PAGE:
New York: A US judge on Wednesday gave Google more time to work out a deal with book authors and publishers to put digitized works into an online library.

US District Court Judge Denny Chin set a new hearing date for September 15 in protracted negotiations which, if unsuccessful, will leave it to him to decide how to proceed.

"We have been working closely with the authors and publishers to explore a number of options in response to the court's decision," Google said.

"Regardless of the outcome, we'll continue to make books discoverable and useful through Google Books and Google eBooks," the California Internet firm added.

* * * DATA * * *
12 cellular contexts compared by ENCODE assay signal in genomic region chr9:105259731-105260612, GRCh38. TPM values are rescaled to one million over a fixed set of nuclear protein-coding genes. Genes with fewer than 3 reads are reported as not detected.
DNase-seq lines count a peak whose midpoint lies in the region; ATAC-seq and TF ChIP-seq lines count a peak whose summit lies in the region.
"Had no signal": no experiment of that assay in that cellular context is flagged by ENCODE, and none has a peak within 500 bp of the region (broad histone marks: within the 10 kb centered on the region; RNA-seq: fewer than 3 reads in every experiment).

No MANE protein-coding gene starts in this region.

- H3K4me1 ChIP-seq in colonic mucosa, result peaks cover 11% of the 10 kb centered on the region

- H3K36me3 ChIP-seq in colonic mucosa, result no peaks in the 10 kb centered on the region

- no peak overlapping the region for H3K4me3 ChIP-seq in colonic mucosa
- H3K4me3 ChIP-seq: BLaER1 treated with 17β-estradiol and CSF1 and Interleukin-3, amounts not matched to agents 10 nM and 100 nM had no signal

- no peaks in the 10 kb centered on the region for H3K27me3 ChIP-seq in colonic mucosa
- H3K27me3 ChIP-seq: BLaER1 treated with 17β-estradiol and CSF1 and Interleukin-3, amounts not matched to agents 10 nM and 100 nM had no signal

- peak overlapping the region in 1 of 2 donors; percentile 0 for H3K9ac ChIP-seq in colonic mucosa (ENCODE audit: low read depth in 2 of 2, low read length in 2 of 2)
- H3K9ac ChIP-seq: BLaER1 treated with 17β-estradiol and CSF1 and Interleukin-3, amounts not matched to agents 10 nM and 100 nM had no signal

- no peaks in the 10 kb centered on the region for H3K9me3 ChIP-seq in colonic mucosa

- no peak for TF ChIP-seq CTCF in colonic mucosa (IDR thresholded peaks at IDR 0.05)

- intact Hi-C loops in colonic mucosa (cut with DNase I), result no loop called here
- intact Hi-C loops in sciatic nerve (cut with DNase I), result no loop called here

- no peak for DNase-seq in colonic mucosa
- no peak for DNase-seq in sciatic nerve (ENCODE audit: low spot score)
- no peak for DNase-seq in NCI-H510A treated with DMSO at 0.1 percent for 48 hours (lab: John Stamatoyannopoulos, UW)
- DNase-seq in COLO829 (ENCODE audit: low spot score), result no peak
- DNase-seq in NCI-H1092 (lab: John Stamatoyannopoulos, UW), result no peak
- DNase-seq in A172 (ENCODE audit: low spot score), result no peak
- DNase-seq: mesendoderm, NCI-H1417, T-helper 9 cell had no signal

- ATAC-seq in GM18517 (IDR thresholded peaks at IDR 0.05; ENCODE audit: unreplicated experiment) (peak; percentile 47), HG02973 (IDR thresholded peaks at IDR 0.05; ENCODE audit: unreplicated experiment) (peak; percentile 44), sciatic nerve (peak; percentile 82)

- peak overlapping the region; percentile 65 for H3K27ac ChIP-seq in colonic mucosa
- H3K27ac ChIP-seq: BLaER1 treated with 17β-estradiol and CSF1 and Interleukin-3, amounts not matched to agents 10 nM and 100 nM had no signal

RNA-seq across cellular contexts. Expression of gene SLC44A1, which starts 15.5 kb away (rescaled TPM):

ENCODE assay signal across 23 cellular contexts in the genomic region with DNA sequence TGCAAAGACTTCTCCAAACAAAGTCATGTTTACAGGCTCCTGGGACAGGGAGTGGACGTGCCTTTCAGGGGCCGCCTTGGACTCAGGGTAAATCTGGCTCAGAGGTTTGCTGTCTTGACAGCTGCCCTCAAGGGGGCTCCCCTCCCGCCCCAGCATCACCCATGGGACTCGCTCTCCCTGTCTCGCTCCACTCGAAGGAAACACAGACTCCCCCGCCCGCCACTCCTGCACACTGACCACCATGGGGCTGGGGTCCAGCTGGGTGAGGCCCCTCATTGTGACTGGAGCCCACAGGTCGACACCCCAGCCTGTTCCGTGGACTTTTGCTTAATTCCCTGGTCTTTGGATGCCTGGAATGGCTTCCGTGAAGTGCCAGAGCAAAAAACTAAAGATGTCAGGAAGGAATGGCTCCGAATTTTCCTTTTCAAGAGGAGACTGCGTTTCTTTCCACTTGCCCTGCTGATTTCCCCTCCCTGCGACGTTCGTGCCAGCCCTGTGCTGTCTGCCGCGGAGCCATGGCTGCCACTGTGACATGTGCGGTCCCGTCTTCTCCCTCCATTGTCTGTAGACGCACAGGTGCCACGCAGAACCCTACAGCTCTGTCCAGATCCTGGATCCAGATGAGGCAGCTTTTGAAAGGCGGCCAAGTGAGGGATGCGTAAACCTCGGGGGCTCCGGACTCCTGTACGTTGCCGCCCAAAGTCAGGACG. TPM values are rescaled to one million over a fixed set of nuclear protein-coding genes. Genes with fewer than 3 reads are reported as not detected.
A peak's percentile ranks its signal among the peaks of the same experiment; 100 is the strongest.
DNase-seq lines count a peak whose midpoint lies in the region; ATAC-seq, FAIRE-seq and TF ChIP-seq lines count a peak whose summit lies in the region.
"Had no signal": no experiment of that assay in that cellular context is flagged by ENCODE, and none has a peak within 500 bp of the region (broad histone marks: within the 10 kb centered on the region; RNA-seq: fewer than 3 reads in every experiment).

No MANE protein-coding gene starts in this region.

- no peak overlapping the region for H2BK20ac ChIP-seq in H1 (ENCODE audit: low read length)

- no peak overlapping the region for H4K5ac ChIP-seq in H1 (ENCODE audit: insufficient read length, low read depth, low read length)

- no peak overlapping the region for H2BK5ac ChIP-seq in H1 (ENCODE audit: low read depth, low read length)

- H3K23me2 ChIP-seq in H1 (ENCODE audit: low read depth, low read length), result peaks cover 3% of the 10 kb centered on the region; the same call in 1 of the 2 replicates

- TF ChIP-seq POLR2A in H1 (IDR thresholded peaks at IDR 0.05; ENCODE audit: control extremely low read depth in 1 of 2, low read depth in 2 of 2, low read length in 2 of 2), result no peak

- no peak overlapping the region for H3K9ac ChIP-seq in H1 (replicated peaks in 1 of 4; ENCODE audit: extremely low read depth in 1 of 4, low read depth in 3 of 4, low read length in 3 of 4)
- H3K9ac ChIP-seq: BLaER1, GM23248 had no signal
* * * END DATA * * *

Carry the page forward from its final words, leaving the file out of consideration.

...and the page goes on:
In March, Chin dealt a major setback to Google's plans for a vast digital library and online bookstore, rejecting a settlement hammered out by the Internet giant with authors and

The judge said in a ruling 13 months after the parties had their day in his Manhattan courtroom that the proposed settlement is "not fair, adequate and reasonable."

The 2008 settlement resulted from a class action lawsuit filed in 2005 by the Authors Guild and the Association of American Publishers (AAP) charging Google with copyright infringement over its huge book-scanning project.

The settlement called for Google to pay USD 125 million to resolve outstanding copyright claims and to establish an independent "Book Rights Registry," which would provide sales and advertising revenue to authors and publishers.

While rejecting the settlement, the judge left the door open for the parties to go back to the negotiating table.

Google opened a Google eBookstore in December, a venture that is separate from Google Books, which was launched in 2004 and has digitized over 15 million books from more than 100 countries.